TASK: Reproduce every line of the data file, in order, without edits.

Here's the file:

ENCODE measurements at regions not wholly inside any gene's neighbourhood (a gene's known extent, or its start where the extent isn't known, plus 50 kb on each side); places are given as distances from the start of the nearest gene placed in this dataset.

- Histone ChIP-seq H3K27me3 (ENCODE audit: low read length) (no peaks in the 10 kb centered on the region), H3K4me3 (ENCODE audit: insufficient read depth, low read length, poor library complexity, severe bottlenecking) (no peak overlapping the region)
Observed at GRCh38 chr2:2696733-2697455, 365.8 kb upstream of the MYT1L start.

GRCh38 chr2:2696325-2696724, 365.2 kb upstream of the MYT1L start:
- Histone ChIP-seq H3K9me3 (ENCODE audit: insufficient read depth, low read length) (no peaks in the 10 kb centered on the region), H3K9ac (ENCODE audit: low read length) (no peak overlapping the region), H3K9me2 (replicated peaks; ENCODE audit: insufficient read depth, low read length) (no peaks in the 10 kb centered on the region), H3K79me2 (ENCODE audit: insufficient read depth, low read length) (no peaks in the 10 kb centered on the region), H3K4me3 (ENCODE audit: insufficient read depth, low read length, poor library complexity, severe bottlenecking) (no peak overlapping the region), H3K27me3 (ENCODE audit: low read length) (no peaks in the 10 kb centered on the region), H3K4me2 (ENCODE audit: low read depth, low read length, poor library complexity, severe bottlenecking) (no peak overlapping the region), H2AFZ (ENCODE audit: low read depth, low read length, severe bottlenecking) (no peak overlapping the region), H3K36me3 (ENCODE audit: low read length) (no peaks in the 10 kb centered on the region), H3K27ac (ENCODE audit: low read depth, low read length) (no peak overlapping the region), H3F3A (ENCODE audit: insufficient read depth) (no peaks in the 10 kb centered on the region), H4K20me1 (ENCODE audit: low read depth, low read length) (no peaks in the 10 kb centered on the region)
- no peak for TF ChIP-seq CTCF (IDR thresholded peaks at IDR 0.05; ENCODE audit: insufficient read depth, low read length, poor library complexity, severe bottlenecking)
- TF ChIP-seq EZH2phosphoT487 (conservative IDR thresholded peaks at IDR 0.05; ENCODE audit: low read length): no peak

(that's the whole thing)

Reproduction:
ENCODE measurements at regions not wholly inside any gene's neighbourhood (a gene's known extent, or its start where the extent isn't known, plus 50 kb on each side); places are given as distances from the start of the nearest gene placed in this dataset.

- Histone ChIP-seq H3K27me3 (ENCODE audit: low read length) (no peaks in the 10 kb centered on the region), H3K4me3 (ENCODE audit: insufficient read depth, low read length, poor library complexity, severe bottlenecking) (no peak overlapping the region)
Observed at GRCh38 chr2:2696733-2697455, 365.8 kb upstream of the MYT1L start.

GRCh38 chr2:2696325-2696724, 365.2 kb upstream of the MYT1L start:
- Histone ChIP-seq H3K9me3 (ENCODE audit: insufficient read depth, low read length) (no peaks in the 10 kb centered on the region), H3K9ac (ENCODE audit: low read length) (no peak overlapping the region), H3K9me2 (replicated peaks; ENCODE audit: insufficient read depth, low read length) (no peaks in the 10 kb centered on the region), H3K79me2 (ENCODE audit: insufficient read depth, low read length) (no peaks in the 10 kb centered on the region), H3K4me3 (ENCODE audit: insufficient read depth, low read length, poor library complexity, severe bottlenecking) (no peak overlapping the region), H3K27me3 (ENCODE audit: low read length) (no peaks in the 10 kb centered on the region), H3K4me2 (ENCODE audit: low read depth, low read length, poor library complexity, severe bottlenecking) (no peak overlapping the region), H2AFZ (ENCODE audit: low read depth, low read length, severe bottlenecking) (no peak overlapping the region), H3K36me3 (ENCODE audit: low read length) (no peaks in the 10 kb centered on the region), H3K27ac (ENCODE audit: low read depth, low read length) (no peak overlapping the region), H3F3A (ENCODE audit: insufficient read depth) (no peaks in the 10 kb centered on the region), H4K20me1 (ENCODE audit: low read depth, low read length) (no peaks in the 10 kb centered on the region)
- no peak for TF ChIP-seq CTCF (IDR thresholded peaks at IDR 0.05; ENCODE audit: insufficient read depth, low read length, poor library complexity, severe bottlenecking)
- TF ChIP-seq EZH2phosphoT487 (conservative IDR thresholded peaks at IDR 0.05; ENCODE audit: low read length): no peak